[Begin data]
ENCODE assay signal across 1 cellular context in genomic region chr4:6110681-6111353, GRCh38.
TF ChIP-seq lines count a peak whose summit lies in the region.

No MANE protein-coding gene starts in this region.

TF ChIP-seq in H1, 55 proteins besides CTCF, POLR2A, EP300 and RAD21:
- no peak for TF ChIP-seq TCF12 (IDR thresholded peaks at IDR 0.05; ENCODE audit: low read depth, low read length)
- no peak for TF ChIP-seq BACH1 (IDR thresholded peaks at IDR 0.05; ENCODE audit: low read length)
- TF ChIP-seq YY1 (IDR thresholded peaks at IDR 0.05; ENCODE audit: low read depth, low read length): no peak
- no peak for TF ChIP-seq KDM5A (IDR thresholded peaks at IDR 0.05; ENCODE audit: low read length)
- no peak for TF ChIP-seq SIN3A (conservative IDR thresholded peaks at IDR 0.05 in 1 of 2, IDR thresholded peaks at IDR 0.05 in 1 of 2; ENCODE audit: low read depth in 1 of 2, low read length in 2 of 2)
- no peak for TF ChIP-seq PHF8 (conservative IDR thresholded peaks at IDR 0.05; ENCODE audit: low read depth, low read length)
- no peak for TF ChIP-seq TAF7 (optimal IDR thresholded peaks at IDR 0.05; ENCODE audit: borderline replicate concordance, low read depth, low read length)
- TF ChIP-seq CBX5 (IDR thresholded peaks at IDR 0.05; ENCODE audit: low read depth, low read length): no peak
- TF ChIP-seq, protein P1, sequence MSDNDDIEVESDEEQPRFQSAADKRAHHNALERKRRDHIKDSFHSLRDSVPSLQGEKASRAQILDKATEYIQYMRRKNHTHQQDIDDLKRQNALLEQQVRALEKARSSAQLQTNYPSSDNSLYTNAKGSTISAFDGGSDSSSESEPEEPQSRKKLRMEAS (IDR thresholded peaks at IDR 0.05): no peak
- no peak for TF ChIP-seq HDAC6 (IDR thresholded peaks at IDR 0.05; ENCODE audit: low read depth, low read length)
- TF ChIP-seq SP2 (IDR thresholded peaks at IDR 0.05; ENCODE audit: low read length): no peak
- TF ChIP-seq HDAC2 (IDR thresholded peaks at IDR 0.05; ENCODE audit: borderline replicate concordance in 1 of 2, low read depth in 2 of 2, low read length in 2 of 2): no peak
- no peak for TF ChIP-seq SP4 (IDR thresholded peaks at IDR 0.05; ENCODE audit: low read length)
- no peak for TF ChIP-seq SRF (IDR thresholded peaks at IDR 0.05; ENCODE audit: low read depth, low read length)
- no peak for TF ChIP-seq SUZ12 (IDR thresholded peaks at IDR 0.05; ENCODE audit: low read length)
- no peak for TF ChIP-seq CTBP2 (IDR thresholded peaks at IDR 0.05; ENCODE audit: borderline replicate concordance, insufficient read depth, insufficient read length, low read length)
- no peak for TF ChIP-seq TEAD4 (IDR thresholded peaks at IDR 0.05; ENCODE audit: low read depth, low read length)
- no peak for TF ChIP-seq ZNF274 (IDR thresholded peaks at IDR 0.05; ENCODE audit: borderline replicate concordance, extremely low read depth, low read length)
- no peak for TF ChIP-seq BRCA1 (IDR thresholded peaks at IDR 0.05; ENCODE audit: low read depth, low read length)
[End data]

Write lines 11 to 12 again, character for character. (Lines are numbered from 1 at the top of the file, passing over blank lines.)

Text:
- no peak for TF ChIP-seq TAF7 (optimal IDR thresholded peaks at IDR 0.05; ENCODE audit: borderline replicate concordance, low read depth, low read length)
- TF ChIP-seq CBX5 (IDR thresholded peaks at IDR 0.05; ENCODE audit: low read depth, low read length): no peak